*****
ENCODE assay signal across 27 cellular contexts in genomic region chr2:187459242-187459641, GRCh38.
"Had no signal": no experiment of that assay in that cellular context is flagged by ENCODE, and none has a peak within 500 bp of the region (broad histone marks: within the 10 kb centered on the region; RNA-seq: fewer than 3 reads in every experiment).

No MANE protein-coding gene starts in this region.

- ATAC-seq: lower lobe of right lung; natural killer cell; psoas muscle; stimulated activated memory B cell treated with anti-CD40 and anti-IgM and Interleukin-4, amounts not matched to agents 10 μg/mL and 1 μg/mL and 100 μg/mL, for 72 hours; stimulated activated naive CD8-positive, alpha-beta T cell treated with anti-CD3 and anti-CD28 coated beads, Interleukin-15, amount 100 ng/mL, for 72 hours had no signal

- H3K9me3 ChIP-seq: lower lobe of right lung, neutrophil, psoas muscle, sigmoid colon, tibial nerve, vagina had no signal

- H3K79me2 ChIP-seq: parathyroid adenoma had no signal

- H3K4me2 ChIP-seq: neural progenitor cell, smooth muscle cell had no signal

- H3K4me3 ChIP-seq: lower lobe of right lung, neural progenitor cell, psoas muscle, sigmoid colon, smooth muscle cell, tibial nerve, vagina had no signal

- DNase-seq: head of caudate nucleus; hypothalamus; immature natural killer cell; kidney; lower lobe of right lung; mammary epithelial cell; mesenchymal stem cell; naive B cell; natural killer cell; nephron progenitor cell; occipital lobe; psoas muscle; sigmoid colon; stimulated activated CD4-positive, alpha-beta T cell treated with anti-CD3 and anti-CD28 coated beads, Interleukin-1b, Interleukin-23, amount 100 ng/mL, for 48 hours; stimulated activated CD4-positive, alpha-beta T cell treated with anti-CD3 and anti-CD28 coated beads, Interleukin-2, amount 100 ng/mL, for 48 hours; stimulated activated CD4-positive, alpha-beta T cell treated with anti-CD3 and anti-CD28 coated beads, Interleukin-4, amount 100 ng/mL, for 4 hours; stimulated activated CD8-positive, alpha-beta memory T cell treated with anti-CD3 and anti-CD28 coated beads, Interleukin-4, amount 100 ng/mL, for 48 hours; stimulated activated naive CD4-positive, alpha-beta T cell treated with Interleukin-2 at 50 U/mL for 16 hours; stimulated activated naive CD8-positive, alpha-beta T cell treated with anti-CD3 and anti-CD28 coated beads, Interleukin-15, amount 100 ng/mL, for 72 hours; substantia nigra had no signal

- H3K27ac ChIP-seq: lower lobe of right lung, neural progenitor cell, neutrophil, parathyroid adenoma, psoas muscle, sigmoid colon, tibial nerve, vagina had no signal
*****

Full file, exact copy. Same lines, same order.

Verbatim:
ENCODE assay signal across 27 cellular contexts in genomic region chr2:187459242-187459641, GRCh38.
"Had no signal": no experiment of that assay in that cellular context is flagged by ENCODE, and none has a peak within 500 bp of the region (broad histone marks: within the 10 kb centered on the region; RNA-seq: fewer than 3 reads in every experiment).

No MANE protein-coding gene starts in this region.

- ATAC-seq: lower lobe of right lung; natural killer cell; psoas muscle; stimulated activated memory B cell treated with anti-CD40 and anti-IgM and Interleukin-4, amounts not matched to agents 10 μg/mL and 1 μg/mL and 100 μg/mL, for 72 hours; stimulated activated naive CD8-positive, alpha-beta T cell treated with anti-CD3 and anti-CD28 coated beads, Interleukin-15, amount 100 ng/mL, for 72 hours had no signal

- H3K9me3 ChIP-seq: lower lobe of right lung, neutrophil, psoas muscle, sigmoid colon, tibial nerve, vagina had no signal

- H3K79me2 ChIP-seq: parathyroid adenoma had no signal

- H3K4me2 ChIP-seq: neural progenitor cell, smooth muscle cell had no signal

- H3K4me3 ChIP-seq: lower lobe of right lung, neural progenitor cell, psoas muscle, sigmoid colon, smooth muscle cell, tibial nerve, vagina had no signal

- DNase-seq: head of caudate nucleus; hypothalamus; immature natural killer cell; kidney; lower lobe of right lung; mammary epithelial cell; mesenchymal stem cell; naive B cell; natural killer cell; nephron progenitor cell; occipital lobe; psoas muscle; sigmoid colon; stimulated activated CD4-positive, alpha-beta T cell treated with anti-CD3 and anti-CD28 coated beads, Interleukin-1b, Interleukin-23, amount 100 ng/mL, for 48 hours; stimulated activated CD4-positive, alpha-beta T cell treated with anti-CD3 and anti-CD28 coated beads, Interleukin-2, amount 100 ng/mL, for 48 hours; stimulated activated CD4-positive, alpha-beta T cell treated with anti-CD3 and anti-CD28 coated beads, Interleukin-4, amount 100 ng/mL, for 4 hours; stimulated activated CD8-positive, alpha-beta memory T cell treated with anti-CD3 and anti-CD28 coated beads, Interleukin-4, amount 100 ng/mL, for 48 hours; stimulated activated naive CD4-positive, alpha-beta T cell treated with Interleukin-2 at 50 U/mL for 16 hours; stimulated activated naive CD8-positive, alpha-beta T cell treated with anti-CD3 and anti-CD28 coated beads, Interleukin-15, amount 100 ng/mL, for 72 hours; substantia nigra had no signal

- H3K27ac ChIP-seq: lower lobe of right lung, neural progenitor cell, neutrophil, parathyroid adenoma, psoas muscle, sigmoid colon, tibial nerve, vagina had no signal